What do Christian Dior, Jean Cocteau and Aldous Huxley have in common? The answer will be revealed this week in Ashley Page’s new production of Christoph Willibald Gluck’s Orfeo ed Euridice for Scottish Opera.
It is strange meeting up with Page – once referred to as “the wild boy in British dance” – in what seems an unfamiliar context. A rehearsal has just ended, the singers have gone home, and the former Royal Ballet dancer, choreographer and one-time artistic director of Scottish Ballet looks perfectly relaxed and at home in the opera studio.
He’s sitting in front of designer Johan Engels’ dazzling white set, dominated by a huge rotating box. This is clearly an Orfeo of no fixed abode – any visualisation of mythical Elysian fields or Hades and the underworld is in the abstract. Time and place are open to interpretation.
So where does Christian Dior come into it? “There’s a costume reference to the 1950s Dior New Look,” he reveals. “Amore is kind of modelled on Grace Kelly in Rear Window, so we’ve used the Dior thing for the two parties that bookend the piece, the very sombre funeral one, and a very upbeat cocktail party, and just re-accessorised”.
Cocktail party? At what point do Vodka Martinis play a part in this mythological rescue tale? Apparently the idea sprang from Cocteau’s 1950 film Orphée. “The whole thing of how Cocteau updated the story to his contemporary time and looked at the storyline and embellished it encouraged Johan and I to make some kind of reference to the film,” Page explains.
“Cocteau’s Princess has this flash great car, and she’s got these two motorcycle outriders, her henchmen, who keep running people over and killing them. Our Furies are modelled a bit like that, though because they’re dancers in the opera, we’ve had to adapt that.”
Page says his concept is not so much contemporary as timeless, with Orfeo and Euridice dressed in plain white linen, and the souls depicting a mix of different eras – it’s similar to what another dance man, Mark Morris, did with his 2007 Orfeo for the New York Met, when he depicted his souls as famous people from history.
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And what part does Huxley play in all this? “In the Elysian fields, we’ve made the characters almost too lovely. You know that drug Soma in Brave New World which makes them happy, makes them never question anything, and the same thing happens every day? It’s a bit like they’re on that,” says Page.
I’m getting the impression that this dancer-turned-director is having lots of fun getting his highly-personalised production into shape. It isn’t his first experience with opera. Since leaving Scottish Ballet in 2012, under circumstances he still recalls with distaste, and finding new outlets for his talent, such as the televised choreography (with fashion guru Vivienne Westwood) he created for the 2014 Vienna Philharmonic New Year’s Day concert, he has directed Puccini’s La Bohème for Nevill Holt Opera and choreographed Rameau’s Hippolyte et Aricie for Glyndebourne.
Was it the prominent dance element in Gluck’s opera – extensive routines like the famous Dance of the Blessed Spirits – that attracted him to this latest operatic challenge?
Actually, he says, it’s about a broader desire to investigate other forms of theatre. “It wasn’t because I felt I needed to do an opera with a lot of dance in it, though the fact there is in this case certainly makes me feel comfortable,” he admits, adding that he has further ambitions to move into film and plays.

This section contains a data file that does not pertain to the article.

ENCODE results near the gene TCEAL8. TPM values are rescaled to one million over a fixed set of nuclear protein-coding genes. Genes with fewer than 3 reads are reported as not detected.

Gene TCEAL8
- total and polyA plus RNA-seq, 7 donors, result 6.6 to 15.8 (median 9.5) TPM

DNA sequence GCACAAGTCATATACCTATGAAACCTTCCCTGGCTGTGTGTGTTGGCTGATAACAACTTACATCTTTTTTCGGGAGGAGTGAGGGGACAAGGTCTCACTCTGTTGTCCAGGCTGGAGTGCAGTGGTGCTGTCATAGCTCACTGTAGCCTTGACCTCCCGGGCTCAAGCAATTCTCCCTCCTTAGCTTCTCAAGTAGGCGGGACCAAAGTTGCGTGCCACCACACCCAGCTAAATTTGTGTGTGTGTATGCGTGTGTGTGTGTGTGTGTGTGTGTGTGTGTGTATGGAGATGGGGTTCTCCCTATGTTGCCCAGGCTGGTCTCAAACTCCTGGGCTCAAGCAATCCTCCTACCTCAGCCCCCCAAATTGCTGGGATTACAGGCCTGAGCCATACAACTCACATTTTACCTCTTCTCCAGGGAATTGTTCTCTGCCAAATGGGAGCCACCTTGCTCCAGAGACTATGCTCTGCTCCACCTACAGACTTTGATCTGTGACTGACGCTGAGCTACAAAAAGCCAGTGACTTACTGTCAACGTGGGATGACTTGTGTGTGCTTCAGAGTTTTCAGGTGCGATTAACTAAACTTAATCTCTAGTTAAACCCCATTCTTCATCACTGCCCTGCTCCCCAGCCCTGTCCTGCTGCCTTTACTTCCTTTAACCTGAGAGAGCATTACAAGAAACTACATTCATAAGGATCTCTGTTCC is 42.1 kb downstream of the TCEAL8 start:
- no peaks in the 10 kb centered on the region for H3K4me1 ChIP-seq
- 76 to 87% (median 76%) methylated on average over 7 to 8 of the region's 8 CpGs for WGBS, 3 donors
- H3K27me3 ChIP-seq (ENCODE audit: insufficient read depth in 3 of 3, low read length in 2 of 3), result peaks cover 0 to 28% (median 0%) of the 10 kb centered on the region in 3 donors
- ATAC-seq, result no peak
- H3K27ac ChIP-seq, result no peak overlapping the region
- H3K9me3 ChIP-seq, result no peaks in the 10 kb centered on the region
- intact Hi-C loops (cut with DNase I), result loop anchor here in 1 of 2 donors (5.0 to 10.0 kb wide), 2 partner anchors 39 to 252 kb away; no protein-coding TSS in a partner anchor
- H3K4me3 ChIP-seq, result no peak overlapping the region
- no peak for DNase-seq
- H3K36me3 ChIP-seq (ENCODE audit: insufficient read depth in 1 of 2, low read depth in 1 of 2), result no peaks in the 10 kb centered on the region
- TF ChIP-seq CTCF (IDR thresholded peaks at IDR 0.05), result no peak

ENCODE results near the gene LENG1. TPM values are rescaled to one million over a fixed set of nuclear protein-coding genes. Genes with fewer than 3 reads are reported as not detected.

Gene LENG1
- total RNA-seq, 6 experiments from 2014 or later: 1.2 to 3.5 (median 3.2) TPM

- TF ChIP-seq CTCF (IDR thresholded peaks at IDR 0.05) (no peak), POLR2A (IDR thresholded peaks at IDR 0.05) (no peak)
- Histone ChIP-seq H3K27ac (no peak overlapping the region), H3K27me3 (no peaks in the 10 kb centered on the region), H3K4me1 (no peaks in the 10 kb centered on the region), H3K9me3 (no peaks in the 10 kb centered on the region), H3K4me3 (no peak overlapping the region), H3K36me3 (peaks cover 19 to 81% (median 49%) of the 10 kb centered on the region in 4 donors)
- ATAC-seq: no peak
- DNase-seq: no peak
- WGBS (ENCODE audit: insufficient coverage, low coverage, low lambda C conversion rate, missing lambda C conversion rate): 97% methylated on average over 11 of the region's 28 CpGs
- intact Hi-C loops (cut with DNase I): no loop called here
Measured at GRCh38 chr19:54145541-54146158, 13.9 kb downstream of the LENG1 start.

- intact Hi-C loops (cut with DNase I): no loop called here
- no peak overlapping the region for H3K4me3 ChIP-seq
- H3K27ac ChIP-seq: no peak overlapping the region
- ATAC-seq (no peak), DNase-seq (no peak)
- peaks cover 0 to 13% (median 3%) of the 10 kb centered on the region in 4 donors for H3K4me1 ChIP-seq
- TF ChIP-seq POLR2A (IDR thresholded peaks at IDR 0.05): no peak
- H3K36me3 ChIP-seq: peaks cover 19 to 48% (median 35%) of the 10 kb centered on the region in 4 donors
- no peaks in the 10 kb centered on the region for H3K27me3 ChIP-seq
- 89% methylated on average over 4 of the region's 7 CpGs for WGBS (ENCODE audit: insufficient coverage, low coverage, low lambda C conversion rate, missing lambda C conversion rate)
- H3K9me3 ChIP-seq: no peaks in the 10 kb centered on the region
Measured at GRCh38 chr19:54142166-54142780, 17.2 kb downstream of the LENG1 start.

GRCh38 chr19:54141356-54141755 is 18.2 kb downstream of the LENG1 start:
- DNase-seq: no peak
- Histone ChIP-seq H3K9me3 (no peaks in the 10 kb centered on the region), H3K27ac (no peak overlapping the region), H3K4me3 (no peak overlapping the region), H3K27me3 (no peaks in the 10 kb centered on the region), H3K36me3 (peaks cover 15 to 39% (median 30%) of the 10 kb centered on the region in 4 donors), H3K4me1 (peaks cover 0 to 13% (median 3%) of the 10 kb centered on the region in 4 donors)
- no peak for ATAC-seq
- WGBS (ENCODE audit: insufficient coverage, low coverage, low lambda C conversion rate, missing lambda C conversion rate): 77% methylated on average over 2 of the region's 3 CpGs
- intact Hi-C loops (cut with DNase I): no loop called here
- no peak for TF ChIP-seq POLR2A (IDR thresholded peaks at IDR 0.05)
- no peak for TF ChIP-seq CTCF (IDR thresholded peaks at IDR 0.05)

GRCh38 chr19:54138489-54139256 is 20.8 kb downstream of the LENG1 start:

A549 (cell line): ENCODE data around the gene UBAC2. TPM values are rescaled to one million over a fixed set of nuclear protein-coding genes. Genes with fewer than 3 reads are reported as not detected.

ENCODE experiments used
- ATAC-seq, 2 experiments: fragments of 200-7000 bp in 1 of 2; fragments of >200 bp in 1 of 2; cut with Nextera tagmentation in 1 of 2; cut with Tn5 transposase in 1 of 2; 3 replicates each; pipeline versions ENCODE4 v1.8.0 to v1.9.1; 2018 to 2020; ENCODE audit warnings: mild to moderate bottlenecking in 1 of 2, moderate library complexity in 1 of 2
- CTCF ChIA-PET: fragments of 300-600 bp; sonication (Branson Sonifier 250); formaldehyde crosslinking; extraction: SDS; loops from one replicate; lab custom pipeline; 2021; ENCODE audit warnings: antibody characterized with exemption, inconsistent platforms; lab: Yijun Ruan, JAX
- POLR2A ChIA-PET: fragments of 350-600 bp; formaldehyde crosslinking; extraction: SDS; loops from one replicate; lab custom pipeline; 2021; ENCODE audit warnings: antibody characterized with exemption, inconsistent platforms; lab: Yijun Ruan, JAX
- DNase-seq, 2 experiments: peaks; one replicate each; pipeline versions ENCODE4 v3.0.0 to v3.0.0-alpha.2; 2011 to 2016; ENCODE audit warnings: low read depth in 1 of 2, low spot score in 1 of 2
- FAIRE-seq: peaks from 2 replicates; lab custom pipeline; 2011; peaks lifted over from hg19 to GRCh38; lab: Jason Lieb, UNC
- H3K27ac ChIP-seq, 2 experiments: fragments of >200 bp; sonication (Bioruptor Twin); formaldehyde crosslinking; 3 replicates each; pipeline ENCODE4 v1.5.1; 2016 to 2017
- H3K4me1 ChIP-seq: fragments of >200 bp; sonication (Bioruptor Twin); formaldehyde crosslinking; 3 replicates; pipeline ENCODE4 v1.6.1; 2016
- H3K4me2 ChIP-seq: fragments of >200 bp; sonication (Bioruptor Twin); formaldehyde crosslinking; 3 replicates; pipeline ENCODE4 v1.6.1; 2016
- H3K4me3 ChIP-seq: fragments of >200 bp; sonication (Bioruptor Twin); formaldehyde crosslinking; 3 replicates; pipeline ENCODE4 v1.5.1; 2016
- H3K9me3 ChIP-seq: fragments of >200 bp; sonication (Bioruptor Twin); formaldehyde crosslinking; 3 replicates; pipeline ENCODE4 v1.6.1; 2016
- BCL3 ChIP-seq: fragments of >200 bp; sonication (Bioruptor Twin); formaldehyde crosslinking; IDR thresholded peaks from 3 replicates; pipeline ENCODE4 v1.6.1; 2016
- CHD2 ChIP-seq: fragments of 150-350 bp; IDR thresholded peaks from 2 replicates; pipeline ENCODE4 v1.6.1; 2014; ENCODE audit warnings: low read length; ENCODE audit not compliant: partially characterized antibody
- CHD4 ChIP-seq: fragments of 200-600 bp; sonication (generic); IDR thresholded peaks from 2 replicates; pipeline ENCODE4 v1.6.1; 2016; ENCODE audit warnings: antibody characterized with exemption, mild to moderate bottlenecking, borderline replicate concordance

Other choreographers have turned their minds to Gluck’s opera in the past, including Emio Greco and Pieter Scholten, whose 2004 Edinburgh Festival production had dancers simultaneously shadowing the singing cast.
“That’s what usually happens with dance in opera”, he says. “It’s certainly been a trend of the last 10 to 15 years. I’ve avoided that, partly because it’s been done a lot, but also because there’s a more interesting way of using the dancers.”
At a broader level, Page has adopted a potentially controversial stance. This is neither Gluck’s original Vienna version of 1762, nor is it his revised Paris version of 1774. “It’s a bit of a mix,” he confesses.
“When Gluck did the Paris version he added all the famous bits we think of now – Euridice’s aria Que faro, the dances of the Furies and the Blessed Spirits – and almost completely rewrote the Orfeo role. We’ve taken the Vienna version as our core structure, and kind of added these bits. It’s basically a hybrid of the two.”
More contentiously, he and Engels have not only moved the Dance of the Furies to an earlier point in the opera, just before the scene in Hades, but have split the production into two, rather than the traditional three parts. “Our first half ends with Orfeo being led through the gates of Hades and off, so the next time we see him in our Act 2 he is wandering into the Elysian fields. When the audience comes back, he’s made it to the next level, and that’s really what we felt more comfortable with.”
This looks set, then, to be an Orfeo ed Euridice with a difference. As a lover of music – he has created dance roles to music as varied as Bach and Stravinsky – Page knows and respects the integrity of Gluck’s forward-thinking score. And he feels perfectly in tune with his small cast, and with music director Kenneth Montgomery, a specialist in this particular operatic style.
But when it boils down to basics, Page is a dance man, and that’s what set the direction and ultimate tone of his new production. “Once I got that right,” he says, “and we found a gestural physical language that worked, everything else fell into place. I’m feeling right on top of it at the moment.”
• Scottish Opera’s Orfeo ed Euridice opens at the Theatre Royal, Glasgow on 19 February, and the Festival Theatre, Edinburgh on 3 March, www.scottishopera.org.ukLink to article